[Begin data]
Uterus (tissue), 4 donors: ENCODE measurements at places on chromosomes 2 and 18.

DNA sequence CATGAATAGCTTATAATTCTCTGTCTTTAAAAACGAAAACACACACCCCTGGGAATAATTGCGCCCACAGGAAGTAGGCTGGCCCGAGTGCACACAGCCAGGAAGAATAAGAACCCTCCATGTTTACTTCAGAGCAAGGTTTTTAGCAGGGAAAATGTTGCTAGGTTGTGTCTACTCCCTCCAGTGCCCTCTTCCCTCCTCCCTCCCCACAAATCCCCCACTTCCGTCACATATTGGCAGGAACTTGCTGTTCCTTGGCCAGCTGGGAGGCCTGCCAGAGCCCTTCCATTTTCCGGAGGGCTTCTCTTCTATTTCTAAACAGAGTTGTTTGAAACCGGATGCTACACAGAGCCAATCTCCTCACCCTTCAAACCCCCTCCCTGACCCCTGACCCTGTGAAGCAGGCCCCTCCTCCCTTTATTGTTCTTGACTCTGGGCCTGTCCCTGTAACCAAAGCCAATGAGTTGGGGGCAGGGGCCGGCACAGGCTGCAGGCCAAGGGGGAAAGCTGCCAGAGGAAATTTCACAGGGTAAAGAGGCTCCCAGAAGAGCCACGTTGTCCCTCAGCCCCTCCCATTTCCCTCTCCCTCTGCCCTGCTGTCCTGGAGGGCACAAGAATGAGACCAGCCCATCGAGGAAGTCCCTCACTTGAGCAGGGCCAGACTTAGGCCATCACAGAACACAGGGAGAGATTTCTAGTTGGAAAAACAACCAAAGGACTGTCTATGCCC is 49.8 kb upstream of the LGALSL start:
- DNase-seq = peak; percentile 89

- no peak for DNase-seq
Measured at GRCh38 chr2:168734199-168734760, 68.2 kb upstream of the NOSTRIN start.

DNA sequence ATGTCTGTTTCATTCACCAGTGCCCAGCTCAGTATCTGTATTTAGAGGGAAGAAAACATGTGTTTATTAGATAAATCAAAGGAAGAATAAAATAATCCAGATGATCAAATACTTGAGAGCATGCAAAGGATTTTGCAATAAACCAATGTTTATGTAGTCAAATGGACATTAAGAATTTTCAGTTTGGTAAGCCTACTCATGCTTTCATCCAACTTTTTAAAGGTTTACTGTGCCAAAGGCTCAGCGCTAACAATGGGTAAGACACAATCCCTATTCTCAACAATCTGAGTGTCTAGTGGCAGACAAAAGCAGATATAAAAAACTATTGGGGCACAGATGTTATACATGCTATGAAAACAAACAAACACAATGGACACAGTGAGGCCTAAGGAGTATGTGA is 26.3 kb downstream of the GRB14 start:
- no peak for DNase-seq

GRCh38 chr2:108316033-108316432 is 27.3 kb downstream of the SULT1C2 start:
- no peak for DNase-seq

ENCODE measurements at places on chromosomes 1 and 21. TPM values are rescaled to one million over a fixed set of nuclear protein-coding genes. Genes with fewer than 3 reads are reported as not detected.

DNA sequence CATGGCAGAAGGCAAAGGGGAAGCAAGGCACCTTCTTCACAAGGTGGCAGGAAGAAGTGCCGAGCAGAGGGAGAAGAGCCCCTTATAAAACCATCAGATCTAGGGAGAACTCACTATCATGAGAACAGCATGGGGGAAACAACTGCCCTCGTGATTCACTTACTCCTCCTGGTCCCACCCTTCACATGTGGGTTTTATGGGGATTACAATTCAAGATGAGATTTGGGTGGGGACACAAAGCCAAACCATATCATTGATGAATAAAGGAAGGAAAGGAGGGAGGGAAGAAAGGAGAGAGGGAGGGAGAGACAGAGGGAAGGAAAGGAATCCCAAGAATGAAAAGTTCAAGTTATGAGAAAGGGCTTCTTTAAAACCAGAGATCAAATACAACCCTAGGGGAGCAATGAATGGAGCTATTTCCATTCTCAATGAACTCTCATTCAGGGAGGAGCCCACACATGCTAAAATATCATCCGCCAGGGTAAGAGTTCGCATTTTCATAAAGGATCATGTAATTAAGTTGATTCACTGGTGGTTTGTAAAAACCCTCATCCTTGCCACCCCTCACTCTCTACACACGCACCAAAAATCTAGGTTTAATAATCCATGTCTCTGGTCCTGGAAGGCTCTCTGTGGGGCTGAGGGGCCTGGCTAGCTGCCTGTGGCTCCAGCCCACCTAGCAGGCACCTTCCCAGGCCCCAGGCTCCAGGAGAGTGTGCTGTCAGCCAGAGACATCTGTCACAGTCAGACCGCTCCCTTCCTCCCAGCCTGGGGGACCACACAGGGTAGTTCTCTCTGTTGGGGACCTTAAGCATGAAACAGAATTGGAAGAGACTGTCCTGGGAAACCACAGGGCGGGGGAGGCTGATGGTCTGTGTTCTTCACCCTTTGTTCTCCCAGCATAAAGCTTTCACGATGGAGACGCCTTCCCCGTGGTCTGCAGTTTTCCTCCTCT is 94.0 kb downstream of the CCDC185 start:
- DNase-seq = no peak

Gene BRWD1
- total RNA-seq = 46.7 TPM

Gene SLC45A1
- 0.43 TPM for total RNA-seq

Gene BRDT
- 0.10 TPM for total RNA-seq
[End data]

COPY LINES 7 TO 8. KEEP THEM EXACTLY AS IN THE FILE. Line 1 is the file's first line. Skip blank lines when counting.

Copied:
- no peak for DNase-seq

GRCh38 chr2:108316033-108316432 is 27.3 kb downstream of the SULT1C2 start: